Chargers along one of Russia’s most important motorways are not working and are displaying messages like “Putin is a dickhead” and “Glory to Ukraine. Glory to the heroes.”
The M11 Motorway in Russia, which connects the country’s two biggest cities (Moscow and St. Petersburg) is one of the busiest roads in the country. But for the few people driving electric cars in the country, it’s become virtually unusable.
Following Russia’s invasion of Ukraine, the electric car chargers along the motorway were hacked. The Russian energy company Rosseti admitted the problem but claimed it’s not an external hack, but rather an internal one.
Reportedly, some of the main components in the chargers come from a Ukrainian company. A Facebook statement from Rosseti claims the Ukrainian company left a backdoor access to the pumps, shutting them down and displaying the scrolling anti-Putin messages.
“Charging stations installed on the M-11 route were purchased in 2020 according to the results of an open purchase procedure. The chargers were provided by the LLC “Gzhelprom” (Russia). It was later discovered that the main components (incl. A. the controller) are actually produced by the company Autoenterprise (Ukraine), and the Russian supplier produced a open assembly.”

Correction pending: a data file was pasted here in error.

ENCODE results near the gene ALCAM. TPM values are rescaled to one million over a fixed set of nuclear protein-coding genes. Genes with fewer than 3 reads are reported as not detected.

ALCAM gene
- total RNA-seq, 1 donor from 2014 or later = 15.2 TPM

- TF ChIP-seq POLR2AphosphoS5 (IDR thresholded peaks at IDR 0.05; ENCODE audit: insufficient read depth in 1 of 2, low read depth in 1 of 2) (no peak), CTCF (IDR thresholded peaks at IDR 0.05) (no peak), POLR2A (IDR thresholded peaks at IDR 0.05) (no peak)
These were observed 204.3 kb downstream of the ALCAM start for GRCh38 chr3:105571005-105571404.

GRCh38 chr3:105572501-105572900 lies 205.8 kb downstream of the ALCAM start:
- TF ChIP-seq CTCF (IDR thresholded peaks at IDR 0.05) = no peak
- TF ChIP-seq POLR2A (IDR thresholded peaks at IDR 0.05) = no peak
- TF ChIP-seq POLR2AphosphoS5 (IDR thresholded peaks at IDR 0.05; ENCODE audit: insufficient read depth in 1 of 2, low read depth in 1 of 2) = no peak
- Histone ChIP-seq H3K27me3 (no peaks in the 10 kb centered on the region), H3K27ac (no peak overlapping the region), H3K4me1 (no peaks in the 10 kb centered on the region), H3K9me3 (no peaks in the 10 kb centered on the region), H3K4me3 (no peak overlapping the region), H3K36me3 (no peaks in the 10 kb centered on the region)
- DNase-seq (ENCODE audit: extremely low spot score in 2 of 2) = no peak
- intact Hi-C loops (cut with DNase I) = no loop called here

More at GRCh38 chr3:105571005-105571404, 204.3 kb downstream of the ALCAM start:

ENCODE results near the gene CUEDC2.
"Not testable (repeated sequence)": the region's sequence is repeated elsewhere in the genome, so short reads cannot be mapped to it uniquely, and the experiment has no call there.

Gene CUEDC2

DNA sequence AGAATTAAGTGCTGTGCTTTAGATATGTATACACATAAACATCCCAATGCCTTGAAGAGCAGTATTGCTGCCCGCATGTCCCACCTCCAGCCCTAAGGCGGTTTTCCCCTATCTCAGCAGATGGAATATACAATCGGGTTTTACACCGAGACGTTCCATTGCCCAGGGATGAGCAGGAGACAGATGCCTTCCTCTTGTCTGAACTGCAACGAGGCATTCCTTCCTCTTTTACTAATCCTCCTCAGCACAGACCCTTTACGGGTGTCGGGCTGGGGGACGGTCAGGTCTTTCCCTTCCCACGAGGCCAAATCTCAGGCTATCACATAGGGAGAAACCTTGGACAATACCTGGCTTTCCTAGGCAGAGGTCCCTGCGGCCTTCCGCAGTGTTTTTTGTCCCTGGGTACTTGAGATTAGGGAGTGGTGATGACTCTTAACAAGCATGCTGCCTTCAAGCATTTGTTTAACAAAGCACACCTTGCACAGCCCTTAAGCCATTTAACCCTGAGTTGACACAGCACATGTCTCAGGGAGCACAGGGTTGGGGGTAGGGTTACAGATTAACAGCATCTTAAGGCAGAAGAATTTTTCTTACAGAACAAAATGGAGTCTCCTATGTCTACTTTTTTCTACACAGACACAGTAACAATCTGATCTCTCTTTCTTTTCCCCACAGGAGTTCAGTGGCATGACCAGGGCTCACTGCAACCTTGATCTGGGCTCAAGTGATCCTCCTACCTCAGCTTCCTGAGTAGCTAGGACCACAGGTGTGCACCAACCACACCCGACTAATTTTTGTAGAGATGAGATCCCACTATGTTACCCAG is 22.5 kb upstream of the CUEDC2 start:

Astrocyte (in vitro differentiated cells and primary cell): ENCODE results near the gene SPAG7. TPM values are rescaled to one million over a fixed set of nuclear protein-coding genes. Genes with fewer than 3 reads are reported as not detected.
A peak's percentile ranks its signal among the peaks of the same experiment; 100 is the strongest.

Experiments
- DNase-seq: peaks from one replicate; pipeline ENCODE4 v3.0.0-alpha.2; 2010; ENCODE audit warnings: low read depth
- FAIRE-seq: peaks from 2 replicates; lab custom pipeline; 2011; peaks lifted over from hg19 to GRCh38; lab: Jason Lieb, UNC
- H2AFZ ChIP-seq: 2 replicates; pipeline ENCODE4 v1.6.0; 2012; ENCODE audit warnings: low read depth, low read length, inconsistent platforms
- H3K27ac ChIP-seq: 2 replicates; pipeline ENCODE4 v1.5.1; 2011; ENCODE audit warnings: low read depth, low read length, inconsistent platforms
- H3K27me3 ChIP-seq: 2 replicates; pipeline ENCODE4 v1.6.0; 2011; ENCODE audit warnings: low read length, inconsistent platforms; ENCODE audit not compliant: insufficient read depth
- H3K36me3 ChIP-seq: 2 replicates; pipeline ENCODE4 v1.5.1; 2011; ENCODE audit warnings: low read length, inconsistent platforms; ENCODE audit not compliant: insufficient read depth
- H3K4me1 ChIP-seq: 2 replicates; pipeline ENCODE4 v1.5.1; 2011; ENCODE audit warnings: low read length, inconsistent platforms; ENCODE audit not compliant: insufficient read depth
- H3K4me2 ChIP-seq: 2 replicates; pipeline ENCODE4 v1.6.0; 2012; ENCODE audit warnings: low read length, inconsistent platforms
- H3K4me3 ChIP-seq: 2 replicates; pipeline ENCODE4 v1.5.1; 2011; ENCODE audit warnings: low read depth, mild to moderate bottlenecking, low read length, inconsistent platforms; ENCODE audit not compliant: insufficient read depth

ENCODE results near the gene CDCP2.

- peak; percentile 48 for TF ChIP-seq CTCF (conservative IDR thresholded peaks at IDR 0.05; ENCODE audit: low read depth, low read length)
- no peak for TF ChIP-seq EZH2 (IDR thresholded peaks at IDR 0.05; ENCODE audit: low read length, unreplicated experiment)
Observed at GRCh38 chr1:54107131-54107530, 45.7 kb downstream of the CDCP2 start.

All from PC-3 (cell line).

“The manufacturer left a “marketing” in the controller, which gave him the opportunity to have hidden internet access. According to our information, data controllers are widely used on power charging stations exported by Ukraine to Europe.”
AutoEnterprise’s Facebook page re-posted a video showing the pumps, but it’s not clear if they claimed responsibility for this or if they were just happy to see it.
As its troops continue to bomb Ukraine and march in on its main cities, Russia has been increasingly under cybernetic attack, with hackers from all around the world hitting at Russian websites and even television.
The Russian state-funded television was hacked by the activist group Anonymous, displaying anti-war messages and urging the Russian people to act to stop the water. Russian TV channels were also attacked and made to play Ukrainian music and display uncensored news of the conflict from news sources outside Russia.
Ultimately, it’s unlikely that any of these actions will have a major impact on Russia’s military attack, but they could help spread more information inside Russia about the events in Ukraine. Russian authorities are actively censoring the situation and for years, they have tried to censor and control what the Russian people get to hear — not shying away from detaining journalists or even worse.
Cyber attacks will likely continue to escalate on both sides, involving both state and non-state actors. War is no longer fought only on the front lines — nowadays, it’s fought online as well.